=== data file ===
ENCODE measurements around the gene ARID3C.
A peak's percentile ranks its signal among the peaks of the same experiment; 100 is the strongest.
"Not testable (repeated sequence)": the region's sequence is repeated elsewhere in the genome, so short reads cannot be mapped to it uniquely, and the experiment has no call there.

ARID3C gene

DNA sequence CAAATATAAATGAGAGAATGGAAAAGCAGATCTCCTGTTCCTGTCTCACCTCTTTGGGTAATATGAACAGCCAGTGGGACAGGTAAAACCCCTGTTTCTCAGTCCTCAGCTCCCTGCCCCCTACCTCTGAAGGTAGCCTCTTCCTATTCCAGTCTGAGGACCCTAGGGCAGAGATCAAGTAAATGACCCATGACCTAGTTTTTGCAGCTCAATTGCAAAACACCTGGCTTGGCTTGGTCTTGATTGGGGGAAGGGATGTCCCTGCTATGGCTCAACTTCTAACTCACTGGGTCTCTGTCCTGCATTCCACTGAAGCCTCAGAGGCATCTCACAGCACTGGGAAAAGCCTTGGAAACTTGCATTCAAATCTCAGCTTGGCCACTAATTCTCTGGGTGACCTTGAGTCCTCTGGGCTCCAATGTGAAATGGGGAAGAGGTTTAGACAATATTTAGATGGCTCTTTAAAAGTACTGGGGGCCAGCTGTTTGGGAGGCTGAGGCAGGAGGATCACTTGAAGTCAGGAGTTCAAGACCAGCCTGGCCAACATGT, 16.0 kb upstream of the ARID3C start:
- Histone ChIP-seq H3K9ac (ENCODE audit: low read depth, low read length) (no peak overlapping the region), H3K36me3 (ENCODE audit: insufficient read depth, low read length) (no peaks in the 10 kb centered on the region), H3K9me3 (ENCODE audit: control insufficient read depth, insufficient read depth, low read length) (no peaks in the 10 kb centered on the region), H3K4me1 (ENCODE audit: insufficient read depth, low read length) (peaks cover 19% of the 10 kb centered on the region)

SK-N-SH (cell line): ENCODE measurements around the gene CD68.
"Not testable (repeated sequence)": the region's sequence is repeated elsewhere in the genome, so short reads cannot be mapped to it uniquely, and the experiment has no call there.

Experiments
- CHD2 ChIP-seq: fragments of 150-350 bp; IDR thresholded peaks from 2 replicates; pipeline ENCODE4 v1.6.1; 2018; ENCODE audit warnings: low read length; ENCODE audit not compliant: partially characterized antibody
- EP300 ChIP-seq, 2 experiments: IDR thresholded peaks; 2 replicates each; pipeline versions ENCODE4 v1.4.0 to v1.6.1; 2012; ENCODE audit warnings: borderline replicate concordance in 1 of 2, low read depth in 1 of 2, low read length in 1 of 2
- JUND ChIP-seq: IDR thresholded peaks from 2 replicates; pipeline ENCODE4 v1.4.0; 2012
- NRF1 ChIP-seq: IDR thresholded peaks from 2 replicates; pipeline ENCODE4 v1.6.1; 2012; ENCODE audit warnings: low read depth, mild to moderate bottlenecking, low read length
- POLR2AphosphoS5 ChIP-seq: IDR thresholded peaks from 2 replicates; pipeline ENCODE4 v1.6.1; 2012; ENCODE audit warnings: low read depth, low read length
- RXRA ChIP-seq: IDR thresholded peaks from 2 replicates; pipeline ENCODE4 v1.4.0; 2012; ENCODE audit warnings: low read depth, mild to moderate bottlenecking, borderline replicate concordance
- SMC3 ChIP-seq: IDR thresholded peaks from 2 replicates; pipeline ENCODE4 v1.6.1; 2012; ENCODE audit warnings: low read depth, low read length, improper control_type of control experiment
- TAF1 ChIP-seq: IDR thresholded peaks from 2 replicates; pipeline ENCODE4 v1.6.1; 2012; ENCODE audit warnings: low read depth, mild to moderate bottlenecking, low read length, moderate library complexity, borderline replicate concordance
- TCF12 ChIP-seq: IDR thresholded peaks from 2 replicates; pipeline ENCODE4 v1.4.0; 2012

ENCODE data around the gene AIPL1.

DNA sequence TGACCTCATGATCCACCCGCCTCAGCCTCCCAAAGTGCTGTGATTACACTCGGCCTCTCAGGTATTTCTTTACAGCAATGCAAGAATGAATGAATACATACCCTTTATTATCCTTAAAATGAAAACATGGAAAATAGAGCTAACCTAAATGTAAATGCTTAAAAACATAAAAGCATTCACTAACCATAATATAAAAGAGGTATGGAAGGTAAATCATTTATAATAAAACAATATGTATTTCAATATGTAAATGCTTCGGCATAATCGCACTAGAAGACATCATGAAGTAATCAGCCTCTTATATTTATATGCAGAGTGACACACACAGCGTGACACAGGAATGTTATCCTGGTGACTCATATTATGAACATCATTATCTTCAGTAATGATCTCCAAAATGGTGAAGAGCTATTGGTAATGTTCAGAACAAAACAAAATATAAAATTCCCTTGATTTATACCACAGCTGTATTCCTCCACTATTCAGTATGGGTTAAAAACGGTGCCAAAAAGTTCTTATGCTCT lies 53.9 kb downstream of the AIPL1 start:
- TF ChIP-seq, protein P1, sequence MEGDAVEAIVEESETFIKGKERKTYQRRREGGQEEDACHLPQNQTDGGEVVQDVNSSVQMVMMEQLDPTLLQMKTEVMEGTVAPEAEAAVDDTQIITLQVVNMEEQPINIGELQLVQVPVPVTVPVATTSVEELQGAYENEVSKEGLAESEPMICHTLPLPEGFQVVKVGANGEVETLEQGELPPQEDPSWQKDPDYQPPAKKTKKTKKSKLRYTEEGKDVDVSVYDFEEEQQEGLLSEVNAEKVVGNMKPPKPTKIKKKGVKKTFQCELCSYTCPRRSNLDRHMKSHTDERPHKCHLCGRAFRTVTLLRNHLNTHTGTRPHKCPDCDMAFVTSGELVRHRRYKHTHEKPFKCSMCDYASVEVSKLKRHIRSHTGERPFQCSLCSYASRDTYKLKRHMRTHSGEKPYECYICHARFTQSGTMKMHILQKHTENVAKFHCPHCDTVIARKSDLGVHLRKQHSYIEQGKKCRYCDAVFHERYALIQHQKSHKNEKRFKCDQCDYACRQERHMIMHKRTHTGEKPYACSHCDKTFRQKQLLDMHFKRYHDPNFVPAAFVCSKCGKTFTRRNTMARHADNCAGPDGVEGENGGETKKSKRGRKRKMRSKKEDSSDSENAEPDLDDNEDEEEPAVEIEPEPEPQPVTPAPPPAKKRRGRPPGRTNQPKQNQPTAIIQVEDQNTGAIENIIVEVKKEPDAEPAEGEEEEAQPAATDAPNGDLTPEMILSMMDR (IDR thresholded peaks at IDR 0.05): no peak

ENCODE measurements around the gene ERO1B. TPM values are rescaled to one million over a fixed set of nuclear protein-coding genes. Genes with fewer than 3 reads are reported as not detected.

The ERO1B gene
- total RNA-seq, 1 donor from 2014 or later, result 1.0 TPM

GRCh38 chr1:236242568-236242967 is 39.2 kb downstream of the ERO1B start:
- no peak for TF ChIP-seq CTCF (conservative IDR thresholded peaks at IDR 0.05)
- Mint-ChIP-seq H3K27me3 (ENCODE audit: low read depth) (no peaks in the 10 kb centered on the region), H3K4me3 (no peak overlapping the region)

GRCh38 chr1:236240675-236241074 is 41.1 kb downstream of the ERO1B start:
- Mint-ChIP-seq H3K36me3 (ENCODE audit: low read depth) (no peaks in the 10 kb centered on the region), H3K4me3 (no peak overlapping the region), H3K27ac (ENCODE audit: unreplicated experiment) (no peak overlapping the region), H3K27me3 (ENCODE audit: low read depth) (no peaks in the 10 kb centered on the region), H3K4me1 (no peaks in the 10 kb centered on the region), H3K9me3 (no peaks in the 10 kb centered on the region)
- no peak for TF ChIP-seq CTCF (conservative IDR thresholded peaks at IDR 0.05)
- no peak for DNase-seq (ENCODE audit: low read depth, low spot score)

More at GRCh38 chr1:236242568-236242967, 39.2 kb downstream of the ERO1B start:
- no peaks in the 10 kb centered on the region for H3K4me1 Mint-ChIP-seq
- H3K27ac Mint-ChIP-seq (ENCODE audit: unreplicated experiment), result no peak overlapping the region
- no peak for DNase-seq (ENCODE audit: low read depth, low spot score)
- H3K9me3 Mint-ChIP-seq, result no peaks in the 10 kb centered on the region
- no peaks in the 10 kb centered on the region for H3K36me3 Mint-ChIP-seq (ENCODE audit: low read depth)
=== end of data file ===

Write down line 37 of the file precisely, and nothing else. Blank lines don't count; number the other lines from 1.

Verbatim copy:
- no peaks in the 10 kb centered on the region for H3K36me3 Mint-ChIP-seq (ENCODE audit: low read depth)